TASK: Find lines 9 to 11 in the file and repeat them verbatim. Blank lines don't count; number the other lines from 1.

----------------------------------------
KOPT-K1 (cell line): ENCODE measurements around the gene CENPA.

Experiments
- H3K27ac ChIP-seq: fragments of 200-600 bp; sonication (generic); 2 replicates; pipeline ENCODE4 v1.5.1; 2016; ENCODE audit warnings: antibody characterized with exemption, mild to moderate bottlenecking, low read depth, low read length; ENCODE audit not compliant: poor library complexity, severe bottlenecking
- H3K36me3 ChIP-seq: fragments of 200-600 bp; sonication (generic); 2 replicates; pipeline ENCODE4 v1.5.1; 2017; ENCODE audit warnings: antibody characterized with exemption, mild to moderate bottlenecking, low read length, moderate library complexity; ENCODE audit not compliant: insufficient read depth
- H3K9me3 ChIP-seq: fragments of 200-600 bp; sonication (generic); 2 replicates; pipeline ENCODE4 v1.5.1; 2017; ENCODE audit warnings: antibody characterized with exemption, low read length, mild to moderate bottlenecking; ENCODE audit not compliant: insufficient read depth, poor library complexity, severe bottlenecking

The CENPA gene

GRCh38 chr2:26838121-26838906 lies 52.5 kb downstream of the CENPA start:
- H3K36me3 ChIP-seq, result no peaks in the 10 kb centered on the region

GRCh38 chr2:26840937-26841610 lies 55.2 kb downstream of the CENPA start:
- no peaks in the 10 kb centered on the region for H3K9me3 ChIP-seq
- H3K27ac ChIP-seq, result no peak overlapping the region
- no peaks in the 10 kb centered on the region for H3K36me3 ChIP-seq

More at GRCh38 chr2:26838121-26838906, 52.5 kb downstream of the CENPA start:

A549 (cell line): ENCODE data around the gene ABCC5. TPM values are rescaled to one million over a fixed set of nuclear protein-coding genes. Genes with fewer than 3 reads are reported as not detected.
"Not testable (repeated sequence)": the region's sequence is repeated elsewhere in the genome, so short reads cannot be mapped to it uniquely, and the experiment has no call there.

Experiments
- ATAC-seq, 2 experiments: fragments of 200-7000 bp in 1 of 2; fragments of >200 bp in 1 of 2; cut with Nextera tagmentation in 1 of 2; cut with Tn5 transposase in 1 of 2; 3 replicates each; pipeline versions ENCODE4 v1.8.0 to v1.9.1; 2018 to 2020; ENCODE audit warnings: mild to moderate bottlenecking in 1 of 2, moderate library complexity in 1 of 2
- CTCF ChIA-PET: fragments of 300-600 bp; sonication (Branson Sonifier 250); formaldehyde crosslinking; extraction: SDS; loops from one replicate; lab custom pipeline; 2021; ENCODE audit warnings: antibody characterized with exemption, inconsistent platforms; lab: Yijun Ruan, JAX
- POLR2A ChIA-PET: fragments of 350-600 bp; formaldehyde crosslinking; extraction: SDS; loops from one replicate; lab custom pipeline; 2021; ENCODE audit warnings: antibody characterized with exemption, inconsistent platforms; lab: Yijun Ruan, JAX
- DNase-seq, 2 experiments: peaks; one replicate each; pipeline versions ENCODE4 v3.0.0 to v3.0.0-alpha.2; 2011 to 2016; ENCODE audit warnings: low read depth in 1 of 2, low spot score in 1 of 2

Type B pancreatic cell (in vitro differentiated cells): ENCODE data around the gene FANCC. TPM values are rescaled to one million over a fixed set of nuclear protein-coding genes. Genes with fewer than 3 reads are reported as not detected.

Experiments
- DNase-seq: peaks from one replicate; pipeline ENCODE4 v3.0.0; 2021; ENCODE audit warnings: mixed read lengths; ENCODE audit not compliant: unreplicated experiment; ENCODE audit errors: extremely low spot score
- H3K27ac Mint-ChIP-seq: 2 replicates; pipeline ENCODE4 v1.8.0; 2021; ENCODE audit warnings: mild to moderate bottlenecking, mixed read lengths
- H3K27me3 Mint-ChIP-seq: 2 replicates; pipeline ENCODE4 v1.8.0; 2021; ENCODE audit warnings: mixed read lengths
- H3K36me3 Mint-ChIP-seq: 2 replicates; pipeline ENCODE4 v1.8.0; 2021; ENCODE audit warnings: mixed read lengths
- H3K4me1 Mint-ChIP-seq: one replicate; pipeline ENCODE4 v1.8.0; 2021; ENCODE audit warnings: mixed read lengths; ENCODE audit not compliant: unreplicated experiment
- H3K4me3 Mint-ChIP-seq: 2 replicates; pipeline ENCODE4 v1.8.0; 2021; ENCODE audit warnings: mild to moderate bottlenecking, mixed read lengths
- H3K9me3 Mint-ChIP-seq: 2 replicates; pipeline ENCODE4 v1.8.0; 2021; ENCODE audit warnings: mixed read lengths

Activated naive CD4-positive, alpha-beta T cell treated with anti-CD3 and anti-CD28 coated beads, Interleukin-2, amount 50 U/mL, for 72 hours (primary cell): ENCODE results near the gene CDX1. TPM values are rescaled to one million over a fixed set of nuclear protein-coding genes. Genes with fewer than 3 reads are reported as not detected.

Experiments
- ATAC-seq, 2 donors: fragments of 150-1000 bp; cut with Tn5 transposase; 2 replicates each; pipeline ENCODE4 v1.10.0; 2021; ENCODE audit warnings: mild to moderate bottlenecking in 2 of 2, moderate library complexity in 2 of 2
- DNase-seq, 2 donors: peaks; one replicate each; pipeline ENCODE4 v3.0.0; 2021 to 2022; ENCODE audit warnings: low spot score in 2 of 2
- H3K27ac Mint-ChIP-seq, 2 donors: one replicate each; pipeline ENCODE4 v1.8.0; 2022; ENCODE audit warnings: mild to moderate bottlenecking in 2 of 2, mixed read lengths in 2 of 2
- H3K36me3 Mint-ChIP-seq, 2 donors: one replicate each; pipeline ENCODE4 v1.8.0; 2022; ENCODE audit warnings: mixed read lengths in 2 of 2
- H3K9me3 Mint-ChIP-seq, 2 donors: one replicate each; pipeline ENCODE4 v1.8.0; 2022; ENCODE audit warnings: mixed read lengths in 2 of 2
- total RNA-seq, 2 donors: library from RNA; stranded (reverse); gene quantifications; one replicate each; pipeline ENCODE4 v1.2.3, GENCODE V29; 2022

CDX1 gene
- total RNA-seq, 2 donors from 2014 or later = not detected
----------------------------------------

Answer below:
GRCh38 chr2:26840937-26841610 lies 55.2 kb downstream of the CENPA start:
- no peaks in the 10 kb centered on the region for H3K9me3 ChIP-seq
- H3K27ac ChIP-seq, result no peak overlapping the region